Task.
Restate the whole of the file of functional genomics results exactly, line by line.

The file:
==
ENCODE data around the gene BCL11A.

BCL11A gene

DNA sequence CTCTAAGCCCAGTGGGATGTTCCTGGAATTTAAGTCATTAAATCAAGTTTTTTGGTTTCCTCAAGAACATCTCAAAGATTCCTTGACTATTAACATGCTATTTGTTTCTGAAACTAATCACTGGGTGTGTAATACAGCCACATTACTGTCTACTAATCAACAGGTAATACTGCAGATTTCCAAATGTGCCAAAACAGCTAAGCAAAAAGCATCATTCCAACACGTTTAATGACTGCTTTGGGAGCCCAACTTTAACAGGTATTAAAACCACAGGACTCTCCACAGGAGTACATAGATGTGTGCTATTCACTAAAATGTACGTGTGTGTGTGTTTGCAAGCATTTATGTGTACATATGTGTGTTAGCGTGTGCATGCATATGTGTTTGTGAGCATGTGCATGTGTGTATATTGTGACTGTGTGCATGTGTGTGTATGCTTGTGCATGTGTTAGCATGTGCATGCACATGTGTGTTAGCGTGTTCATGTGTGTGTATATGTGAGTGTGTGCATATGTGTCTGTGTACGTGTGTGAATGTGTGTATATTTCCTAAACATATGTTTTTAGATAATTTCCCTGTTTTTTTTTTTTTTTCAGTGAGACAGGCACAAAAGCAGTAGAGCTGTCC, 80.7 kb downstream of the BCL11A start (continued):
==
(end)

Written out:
ENCODE data around the gene BCL11A.

BCL11A gene

DNA sequence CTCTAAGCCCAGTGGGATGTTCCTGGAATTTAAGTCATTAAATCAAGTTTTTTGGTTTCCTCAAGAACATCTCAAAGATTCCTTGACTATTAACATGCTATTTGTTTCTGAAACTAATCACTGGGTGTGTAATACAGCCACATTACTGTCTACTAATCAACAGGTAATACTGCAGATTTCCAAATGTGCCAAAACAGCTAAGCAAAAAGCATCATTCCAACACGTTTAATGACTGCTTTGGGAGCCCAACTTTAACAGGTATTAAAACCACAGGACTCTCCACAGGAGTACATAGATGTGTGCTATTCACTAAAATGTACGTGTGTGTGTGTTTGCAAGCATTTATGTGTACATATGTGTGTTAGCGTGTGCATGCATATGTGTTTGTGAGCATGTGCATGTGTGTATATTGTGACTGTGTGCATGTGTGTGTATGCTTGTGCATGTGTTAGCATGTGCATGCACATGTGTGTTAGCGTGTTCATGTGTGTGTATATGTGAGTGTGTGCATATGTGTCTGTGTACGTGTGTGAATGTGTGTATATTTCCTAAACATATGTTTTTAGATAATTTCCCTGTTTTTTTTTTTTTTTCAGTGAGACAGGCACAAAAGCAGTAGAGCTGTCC, 80.7 kb downstream of the BCL11A start (continued):